In May, a national report into principal health and wellbeing revealed that a massive number of Australian school leaders were already being pushed to the brink before the disruption brought on by the COVID-19 pandemic.
The Australian Principal Occupational Health, Safety and Wellbeing Survey 2019, released by the Australian Catholic University (ACU) and Deakin University, found that nearly one in three principals face stress and burnout, as well as high levels of threats and physical violence by parents and students.
Another alarming takeaway from the report was that principals are working much longer hours than they should be.
According to the data, principals are working an average of about 55.2 hours a week during the school term, with approximately 97.3% reporting they work over 40 hours a week. Approximately 72.4% reported working over 50 hours a week.
Last week, the Australian Government Primary Principal Association (AGPPA) – the national body for primary principals at government schools – convened its national council meeting to discuss principal health and wellbeing in 2020.
One of the sessions, which looked primarily at government primary principals, involved the insights and advice of Professor Philip Riley from Deakin University’s School of Education, who has been working with principals across Australia as part of his research for the Australian Principal Occupational Health, Safety and Wellbeing Surveys.
Ian Anderson, president of the Australian Government Primary Principals Association (AGPPA), said that whilst concerned about the ongoing trend in the data, suggesting that the group impacted most by violence and threats of violence is females in the government primary sector, AGPPA members were very keen to explore some of the reasons for the positive turnaround in Victoria and some of the other jurisdictions.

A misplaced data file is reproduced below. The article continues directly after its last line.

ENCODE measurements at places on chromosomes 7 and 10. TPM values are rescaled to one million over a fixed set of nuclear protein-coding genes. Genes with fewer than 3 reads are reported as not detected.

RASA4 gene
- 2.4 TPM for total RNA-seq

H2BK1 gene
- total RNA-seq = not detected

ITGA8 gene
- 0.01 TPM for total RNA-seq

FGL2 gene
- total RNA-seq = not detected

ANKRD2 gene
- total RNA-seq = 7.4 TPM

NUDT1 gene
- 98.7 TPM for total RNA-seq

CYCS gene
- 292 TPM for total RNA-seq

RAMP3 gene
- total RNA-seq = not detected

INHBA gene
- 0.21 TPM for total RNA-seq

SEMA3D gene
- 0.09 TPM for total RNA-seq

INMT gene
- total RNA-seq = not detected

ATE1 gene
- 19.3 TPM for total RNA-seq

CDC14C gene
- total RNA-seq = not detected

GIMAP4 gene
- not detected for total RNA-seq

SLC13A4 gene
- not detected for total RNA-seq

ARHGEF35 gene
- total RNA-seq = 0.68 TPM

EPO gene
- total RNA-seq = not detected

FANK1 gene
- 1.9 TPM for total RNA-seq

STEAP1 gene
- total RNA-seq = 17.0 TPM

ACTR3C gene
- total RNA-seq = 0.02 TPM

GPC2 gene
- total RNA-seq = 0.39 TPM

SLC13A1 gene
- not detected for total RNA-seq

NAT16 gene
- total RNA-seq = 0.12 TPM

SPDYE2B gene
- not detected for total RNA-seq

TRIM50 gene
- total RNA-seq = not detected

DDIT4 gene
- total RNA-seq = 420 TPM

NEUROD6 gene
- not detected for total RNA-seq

“Of great interest was the way in which the Victorian Department examined workload and unnecessary compliance tasks faced by their school leaders, then put in place structures to support principals, including the Complex Case Management Unit,” Anderson told The Educator.
“We are keen to see if this trend continues, as well as in other states which had implemented significant Health and Wellbeing policies and programs”.
Anderson said that while conversations are still focused on the data in the 2019 Report, the Association is in the process of identifying a number of key questions for the team to investigate.
“In particular are key questions around gender, age, SEI and location,” Anderson said.
“We hope to have our report by the end of the year, based on 2018 and 2019 data and Phil’s insight into the trends over time”.
Anderson said AGPPA is currently in the process of sourcing a detailed report from Professor Riley’s team that is focused entirely on government primary school principals that is broken down by states and territories so that the Association can use the data to drive programs in its jurisdictions, as well as at the federal level.
“We are keen for Phil and his team to include questions related to COVID this year so that the data can be used to inform policy makers for the future,” Anderson said.
Anderson said he observed an initial positive spike in how principals were respected by communities in the early days of the COVID-19 pandemic.
“To some extent, this has continued, although there are now regular reports coming through which are quite alarming,” he said.
“The impact on principals during this time has been huge and the data will prove to be most interesting”.